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At Hangry Kitchen, a familiar chef serves New England flavors and favorites

Stacy Deetz’ tiny new American bistro in Pawtucket features a menu that highlights quintessential comfort dishes, from peppercorn butter steak tips and squash dumplings to Fluffernutter French toast

Prime Brandt beef flap meat with aligot potatoes, and green bean salad.Glenn Osmundson

PAWTUCKET, R.I. — Stacy Deetz has been working in restaurants for the last two decades — from running the kitchen at The Inn at Hastings Park in Lexington, Mass., to the now-shuttered Liquid Art House in Boston. She cooked at The James Beard House in New York City, and competed on the television show “Top Chef” about a decade ago.

In 2015, Deetz (then Stacy Cogswell) published “The New New England Cookbook: 125 Traditional Recipes,” which she considers her “love letter” to the region she’s known all her life. Recipes include roasted monkfish with farro risotto, braised pork shanks with spinach dumplings, and desserts like a walnut brown butter cake with roasted apples.


After leaving New England for Virginia during the pandemic, Deetz has returned to open the Hangry Kitchen in Pawtucket this month with her husband, Robert. It’s a new American bistro serving neighborhood comfort dishes that speak to her love for New England’s quintessential bites. They’ll have 37 seats, and will be open Tuesday through Sunday, giving all the employees two days off each week. Her chef de cuisine and other staffers are some of the same people she worked with up in Boston.

Chef Stacy Cogswell Deetz is opening the Hangry Kitchen, a new neighborhood restaurant, in Pawtucket, R.I.Glenn Osmundson
The interior of the restaurant. Glenn Osmundson

“There are so many issues in this industry. I’ve been burnt out more times than I can even describe,” she said. “To be honest with you, 10 years ago, I was a nightmare to work with, but because I was burnt out.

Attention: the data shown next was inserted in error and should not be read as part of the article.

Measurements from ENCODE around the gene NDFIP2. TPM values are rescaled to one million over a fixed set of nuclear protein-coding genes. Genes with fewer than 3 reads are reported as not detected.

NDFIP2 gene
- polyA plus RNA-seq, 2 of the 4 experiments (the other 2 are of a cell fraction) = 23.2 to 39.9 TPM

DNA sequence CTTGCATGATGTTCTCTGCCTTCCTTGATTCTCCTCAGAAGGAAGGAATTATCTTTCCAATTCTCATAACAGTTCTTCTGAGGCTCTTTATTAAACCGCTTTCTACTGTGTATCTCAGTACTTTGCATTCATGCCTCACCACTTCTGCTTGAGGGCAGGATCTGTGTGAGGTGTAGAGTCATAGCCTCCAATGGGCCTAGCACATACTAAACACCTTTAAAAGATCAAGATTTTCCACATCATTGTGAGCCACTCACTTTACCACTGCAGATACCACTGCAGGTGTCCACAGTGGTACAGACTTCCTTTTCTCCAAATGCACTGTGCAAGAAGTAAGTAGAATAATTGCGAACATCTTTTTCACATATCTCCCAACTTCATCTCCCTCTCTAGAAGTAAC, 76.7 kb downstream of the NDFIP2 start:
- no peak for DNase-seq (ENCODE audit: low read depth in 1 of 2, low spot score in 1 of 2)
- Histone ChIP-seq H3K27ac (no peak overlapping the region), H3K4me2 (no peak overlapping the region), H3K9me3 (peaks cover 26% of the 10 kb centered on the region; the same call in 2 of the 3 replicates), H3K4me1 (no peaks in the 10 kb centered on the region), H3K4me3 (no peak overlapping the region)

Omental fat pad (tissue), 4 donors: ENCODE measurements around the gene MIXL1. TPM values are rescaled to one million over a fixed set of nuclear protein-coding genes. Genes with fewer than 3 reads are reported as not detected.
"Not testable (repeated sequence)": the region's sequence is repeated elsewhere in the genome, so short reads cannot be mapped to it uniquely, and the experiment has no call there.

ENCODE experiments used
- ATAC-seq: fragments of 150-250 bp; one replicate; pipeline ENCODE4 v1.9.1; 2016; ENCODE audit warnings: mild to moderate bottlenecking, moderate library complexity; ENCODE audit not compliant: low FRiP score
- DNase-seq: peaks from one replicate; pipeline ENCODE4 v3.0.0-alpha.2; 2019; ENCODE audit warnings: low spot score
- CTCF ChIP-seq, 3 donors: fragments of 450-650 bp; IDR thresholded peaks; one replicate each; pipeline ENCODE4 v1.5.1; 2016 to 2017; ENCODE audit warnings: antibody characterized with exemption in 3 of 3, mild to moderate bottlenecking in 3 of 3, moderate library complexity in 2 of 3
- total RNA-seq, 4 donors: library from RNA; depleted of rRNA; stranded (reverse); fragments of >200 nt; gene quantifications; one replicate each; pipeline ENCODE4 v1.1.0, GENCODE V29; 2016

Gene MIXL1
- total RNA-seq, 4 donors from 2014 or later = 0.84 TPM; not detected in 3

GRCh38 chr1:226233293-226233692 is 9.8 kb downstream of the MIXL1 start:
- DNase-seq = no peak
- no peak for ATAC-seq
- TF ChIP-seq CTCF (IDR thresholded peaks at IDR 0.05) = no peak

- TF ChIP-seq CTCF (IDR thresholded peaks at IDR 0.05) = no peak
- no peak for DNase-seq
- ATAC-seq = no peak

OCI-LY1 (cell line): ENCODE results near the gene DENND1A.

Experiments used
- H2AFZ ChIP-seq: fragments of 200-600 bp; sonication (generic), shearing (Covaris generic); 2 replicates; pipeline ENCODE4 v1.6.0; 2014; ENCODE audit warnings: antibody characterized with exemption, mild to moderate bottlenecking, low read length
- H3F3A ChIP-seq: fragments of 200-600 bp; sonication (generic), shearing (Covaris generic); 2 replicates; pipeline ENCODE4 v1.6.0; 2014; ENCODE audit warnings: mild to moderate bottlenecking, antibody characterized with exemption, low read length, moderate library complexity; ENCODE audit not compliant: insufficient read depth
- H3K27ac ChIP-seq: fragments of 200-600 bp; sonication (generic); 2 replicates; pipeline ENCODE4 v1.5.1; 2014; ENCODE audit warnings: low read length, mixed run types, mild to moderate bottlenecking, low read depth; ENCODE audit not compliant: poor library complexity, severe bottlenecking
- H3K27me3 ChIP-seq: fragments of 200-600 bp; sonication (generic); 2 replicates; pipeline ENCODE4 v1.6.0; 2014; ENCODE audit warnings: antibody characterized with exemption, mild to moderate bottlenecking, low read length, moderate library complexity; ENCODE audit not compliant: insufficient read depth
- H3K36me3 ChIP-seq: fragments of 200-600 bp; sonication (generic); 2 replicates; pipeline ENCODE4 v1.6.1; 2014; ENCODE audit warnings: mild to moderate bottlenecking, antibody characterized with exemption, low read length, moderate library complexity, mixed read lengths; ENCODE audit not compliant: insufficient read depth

“We want to make it employee-friendly, make it non-toxic, and we’re paying very high wages so people can actually live. That can be hard in this business,” she said. “But we’re going to do it the right way.”

They’ll be “constantly” reinventing the menu to cook with the seasons, she said. “You will see something new every time you come in,” Deetz said.


Squash dumplings from the Hangry Kitchen in Pawtucket, R.I.Glenn Osmundson
Rhode Island Jambalaya from Hangry Kitchen with Nantucket oysters, Maine mussels, Point Judith calamari, Carolina red rice, and linguica. Glenn Osmundson

As for the opening menu, expect squash dumplings with savory bacon and miso; pumpkin bisque with roasted garlic marshmallow and pepitas; and beets with fennel, apples, mustard greens, candied bacon, and farmers cheese.

Entrees include a jambalaya with Rhode Island style: clams, mussels, calamari, linguica. The peppercorn butter steak tips are a must-try.

“When I left New England, I realized that steak tips with mashed potatoes were just a Massachusetts thing — well, I’m not going to live without them again,” said Deetz. She’s serving the Brandt beef and aligot potatoes with cheese from East Side Cheese & Provisions.

Her menu pays homage to Lynn, Mass., which is the founding place of marshmallow spread Fluff. For dessert, she’s made a Fluffernutter French toast with maple pound cake, peanut butter mousse, house-made marshmallow creme, and toasted peanuts. “Another thing where I just didn’t know what I had until it’s gone,” said Deetz on the gooey marshmallow Fluff.

The Fluffernutter: Maple pound cake french toast, housemade fluff, and peanut butter mousse. Glenn Osmundson
Artwork of French chef Julia Child at the Hangry Kitchen in Pawtucket, R.I.Glenn Osmundson

They’ll have a curated wine list of organic and women-owned or -produced varietals.

The space pulls from Deetz’s personal style, featuring industrial elements, like steel and wood to evoke the mills of Pawtucket, but with pops of color, antiques, and old-school comic books displayed everywhere. A mural of Julia Child and Anthony Bourdain will be painted on one of the back walls.

“We’ve been talking about this concept for a very long time. We knew what we wanted to do,” said Deetz. “For me: I just want to be me. I just want to cook like I want to and have fun.”


This story first appeared in Globe Rhode Island’s Food & Dining newsletter, a free weekly email about Rhode Island’s restaurant industry that also contains information about local events, Q&As with chefs, dining guides, and more. If you’d like to receive it via e-mail each Thursday, you can sign up here.

Alexa Gagosz can be reached at Follow her @alexagagosz and on Instagram @AlexaGagosz.